Health 2020 is the WHO initiative for a new vision, approach and tools to help the Region look at health policy and how it is developed until 2020. The success or failure of Health 2020 lay in partnerships and alliances to promote health. The WHO Europe’s objectives for Health 2020 and strengthening health systems with a strong public health component; implementing the Tallinn Charter; and emphasizing noncommunicable diseases.
At the European Health Policy Forum of High-level Government Officials on 19–20 April 2012, the WHO presented a draft of the Action Plan including a set of 10 horizontal essential public health operations (EPHOs) as a guiding basis for European health authorities to set up, monitor and evaluate policies, strategies and actions to strengthen public health. A version revised on the basis of comments from Member States will be presented to the Standing Committee of the Regional Committee in May.
The final draft of the European Public Health Action Plan will be submitted to Regional Committee 62 in Malta in September 2012.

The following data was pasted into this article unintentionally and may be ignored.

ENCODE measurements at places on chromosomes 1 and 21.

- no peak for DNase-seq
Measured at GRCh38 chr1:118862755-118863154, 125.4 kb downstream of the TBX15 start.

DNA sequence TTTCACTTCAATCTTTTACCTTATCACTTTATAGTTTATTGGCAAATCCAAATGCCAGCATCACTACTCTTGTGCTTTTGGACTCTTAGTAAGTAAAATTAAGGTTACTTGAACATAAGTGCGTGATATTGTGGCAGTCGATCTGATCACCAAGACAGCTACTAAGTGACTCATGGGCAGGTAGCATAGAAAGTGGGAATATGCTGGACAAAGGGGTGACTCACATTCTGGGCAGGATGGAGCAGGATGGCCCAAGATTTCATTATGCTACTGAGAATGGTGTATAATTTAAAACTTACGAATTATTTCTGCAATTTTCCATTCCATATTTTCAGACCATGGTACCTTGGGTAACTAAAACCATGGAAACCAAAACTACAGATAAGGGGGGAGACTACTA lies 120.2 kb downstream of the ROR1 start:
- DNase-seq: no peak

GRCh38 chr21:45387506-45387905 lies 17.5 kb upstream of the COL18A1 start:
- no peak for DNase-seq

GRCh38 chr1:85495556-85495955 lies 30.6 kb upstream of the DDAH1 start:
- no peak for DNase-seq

In its response, EPHA welcomes the WHO initiative to develop an overarching policy framework to promote health until 2020. Ministries of health are encouraged to endorse the whole-of-government approach and focus on social determinates of health. EPHA has been advocating for involvement of all sectors of society to reduce health inequity, and the action plan recognises the importance of building partnerships in sectors outside of health. However, EPHA encourages for greater involvement of civil society organisations in these partnerships and suggests wider engagement with health professionals.
The EPHO on communication and research highlights the importance of communication, advocacy, and research to evidence-based policy making and better health outcomes. For the EPHOs on health promotion and disease prevention, EPHA recommends including injuries which represent a huge public health challenge and further actions on alcohol consumption. To strengthen the social and health equity dimension as well as the whole-of-government approach EPHA calls on ministries of health and the WHO to include a stronger dimension on child health.
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